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somewhere between $7 million and $25 million a year to the pension fund. benefit two of invest inning energy securities, you build a portfolio to do well in multiple environments. and the environment we anticipate happening is going to be an environment of more growth than we've seen historically, higher inflation and higher interest rates. and in that environment where you have accelerated growth, how does production get accelerated? it uses energy so that higher growth will lead to higher energy prices, you're already seeing that in the cost of oil which has gone up dramatically since we met in january. that leads to higher returns to the energy companies that produce that. energy, real estate and you need
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that in your portfolio and if we look at the data since january, on point four of the original memo, we actually looked at the stimulative effect of tax cuts and growth and over the last six months the s&p 500 without energy has under performed. we're starting to see a greater likelihood of inflation and a greater likelihood energy stocks will do well. finally, on the concerns of limiting the concerns of active managers, i know the board understands but the bulk of the securities you hold in energy stocks are not held by you, they're held by managers. there are managers that we're paying a fee to to exercise their judgment on the attractiveness of those
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security. they don't buy an energy stock because of an energy stock. they buy one they think will do better than the peer groups and over time if the managers are successful they'll earn you an alfa that will help offset the cost of your investment program. that alpha is related to their ability to discriminate between good stocks and bad stocks. over the last six months the average return of fossil fuel securities held by your active managers has exceed the dow jones oil and gas index by almost 6%. they've earned 21.7% on that portfolio versus 15.37% in the index. we said before we're in a low-return environment. that's a challenge to all of us. in that environment, the alpha that is going to be provided by your managers becomes more important and so arbitrarily telling them they can't decide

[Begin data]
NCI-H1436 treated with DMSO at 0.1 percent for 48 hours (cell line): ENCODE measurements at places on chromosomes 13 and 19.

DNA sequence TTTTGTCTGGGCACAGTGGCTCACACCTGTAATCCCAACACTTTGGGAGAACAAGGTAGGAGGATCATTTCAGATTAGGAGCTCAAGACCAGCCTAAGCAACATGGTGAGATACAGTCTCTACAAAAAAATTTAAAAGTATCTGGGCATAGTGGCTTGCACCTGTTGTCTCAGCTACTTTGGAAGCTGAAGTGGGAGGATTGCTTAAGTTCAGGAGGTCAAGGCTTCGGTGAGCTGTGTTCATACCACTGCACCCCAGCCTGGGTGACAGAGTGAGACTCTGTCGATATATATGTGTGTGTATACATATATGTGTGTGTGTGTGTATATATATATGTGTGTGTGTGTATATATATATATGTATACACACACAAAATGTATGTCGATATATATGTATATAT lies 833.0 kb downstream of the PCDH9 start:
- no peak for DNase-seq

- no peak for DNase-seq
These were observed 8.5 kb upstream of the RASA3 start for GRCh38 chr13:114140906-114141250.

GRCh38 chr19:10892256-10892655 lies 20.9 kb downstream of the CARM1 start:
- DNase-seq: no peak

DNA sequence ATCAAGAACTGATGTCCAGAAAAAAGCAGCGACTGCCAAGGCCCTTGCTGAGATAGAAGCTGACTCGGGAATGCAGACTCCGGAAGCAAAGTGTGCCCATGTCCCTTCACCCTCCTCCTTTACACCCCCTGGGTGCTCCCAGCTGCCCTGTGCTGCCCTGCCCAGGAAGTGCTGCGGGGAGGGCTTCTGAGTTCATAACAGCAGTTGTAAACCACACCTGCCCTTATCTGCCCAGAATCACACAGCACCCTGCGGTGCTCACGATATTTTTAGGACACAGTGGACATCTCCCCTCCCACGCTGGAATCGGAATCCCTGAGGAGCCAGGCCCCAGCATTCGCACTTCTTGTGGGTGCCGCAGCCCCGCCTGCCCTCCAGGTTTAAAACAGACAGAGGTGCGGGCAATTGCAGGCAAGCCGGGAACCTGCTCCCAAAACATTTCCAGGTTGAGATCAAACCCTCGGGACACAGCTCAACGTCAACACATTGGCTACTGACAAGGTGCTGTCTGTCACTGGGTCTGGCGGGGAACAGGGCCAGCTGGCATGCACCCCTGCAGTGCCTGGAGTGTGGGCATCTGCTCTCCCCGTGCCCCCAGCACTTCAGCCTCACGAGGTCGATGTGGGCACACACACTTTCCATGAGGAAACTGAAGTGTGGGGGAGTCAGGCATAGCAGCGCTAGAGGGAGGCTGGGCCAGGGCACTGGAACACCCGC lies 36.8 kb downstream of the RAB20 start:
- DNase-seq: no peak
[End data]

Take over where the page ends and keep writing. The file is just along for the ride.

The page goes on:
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whether an energy stock is a good or bad buy, it's an energy stock so they can't do it, limits the ability to add that alpha in the future. the last six months when we've had an increase in oil prices would demonstrate that. >> alan, if i can break in one minute. the first call to divest originally done at $30 for the price of oil. now, it's $80 and we haven't divested but oil's gone up. how much money does that mean in the pension around? you had money and other thing that have gone up. had we not had it there -- >> i think a fair measure is the measure we talked about. >> we actually wanted to take the portfolio you had and see